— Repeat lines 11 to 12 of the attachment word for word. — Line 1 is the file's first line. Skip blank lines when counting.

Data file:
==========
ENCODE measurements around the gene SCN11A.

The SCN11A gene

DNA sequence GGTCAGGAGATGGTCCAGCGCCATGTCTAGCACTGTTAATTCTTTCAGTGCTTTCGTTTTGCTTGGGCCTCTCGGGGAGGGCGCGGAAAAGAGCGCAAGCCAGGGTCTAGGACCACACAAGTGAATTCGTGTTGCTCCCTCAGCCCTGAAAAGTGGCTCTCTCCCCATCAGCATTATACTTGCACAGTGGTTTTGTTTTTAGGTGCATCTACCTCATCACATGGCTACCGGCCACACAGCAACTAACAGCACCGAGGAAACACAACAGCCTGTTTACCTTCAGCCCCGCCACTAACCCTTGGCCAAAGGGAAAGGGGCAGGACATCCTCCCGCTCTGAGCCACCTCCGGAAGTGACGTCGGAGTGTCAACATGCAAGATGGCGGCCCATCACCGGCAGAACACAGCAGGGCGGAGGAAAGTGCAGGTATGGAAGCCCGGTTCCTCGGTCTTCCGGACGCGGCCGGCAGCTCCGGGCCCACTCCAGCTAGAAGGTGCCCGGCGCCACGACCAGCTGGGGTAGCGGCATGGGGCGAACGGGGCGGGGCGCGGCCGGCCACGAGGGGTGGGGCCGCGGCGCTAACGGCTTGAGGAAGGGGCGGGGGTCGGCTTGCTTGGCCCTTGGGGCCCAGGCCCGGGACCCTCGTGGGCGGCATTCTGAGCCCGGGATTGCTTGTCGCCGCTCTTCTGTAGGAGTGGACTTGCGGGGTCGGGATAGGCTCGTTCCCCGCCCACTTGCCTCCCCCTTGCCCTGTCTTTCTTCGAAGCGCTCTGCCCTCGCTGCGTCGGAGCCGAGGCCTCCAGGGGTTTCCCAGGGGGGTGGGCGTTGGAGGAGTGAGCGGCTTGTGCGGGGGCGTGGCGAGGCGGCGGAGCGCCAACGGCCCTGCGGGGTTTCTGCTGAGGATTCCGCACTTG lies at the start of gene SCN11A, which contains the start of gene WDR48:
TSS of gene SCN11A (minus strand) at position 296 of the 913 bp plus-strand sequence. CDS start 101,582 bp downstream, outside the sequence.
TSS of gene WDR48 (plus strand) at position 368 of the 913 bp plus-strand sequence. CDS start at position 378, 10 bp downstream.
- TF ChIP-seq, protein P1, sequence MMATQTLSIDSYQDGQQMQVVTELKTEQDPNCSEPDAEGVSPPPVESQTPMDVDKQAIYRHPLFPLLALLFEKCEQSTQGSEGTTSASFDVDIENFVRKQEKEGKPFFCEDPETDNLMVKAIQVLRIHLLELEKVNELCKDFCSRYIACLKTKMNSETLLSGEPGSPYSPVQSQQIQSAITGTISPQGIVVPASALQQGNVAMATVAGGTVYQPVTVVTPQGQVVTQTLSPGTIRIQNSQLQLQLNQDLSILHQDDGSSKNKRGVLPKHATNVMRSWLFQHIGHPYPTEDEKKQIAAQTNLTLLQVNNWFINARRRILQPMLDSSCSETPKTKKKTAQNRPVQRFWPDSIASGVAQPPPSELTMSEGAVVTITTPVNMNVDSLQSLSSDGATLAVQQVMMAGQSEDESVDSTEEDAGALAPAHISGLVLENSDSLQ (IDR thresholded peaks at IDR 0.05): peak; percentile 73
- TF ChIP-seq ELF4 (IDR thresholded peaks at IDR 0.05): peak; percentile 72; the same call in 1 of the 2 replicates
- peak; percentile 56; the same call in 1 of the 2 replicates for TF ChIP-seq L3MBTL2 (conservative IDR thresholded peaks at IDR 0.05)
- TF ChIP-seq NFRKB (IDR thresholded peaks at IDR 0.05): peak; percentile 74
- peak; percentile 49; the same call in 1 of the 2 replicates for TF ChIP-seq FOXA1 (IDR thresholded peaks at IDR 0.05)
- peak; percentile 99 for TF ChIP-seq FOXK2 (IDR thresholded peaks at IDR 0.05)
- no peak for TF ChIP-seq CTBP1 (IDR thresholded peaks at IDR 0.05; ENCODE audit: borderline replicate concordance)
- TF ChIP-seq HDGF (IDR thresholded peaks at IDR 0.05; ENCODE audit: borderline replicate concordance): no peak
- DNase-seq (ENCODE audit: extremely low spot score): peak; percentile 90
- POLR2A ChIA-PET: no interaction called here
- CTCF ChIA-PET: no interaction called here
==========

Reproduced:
- peak; percentile 99 for TF ChIP-seq FOXK2 (IDR thresholded peaks at IDR 0.05)
- no peak for TF ChIP-seq CTBP1 (IDR thresholded peaks at IDR 0.05; ENCODE audit: borderline replicate concordance)